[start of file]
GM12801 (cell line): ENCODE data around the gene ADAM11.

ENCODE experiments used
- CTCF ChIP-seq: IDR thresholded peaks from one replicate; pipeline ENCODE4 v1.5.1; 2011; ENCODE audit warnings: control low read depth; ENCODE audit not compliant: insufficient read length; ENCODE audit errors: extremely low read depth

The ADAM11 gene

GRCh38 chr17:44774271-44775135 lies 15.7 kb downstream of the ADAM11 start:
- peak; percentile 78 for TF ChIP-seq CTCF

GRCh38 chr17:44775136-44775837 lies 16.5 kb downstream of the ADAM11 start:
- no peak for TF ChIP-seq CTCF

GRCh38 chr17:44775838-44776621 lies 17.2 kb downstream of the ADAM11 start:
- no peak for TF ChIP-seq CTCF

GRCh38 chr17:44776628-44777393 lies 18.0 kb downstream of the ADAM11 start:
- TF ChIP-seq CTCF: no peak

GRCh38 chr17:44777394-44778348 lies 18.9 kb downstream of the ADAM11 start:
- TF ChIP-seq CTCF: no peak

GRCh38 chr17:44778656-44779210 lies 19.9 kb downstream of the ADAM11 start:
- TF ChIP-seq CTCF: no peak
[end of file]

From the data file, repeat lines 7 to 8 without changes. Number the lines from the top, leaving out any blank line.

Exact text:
GRCh38 chr17:44775136-44775837 lies 16.5 kb downstream of the ADAM11 start:
- no peak for TF ChIP-seq CTCF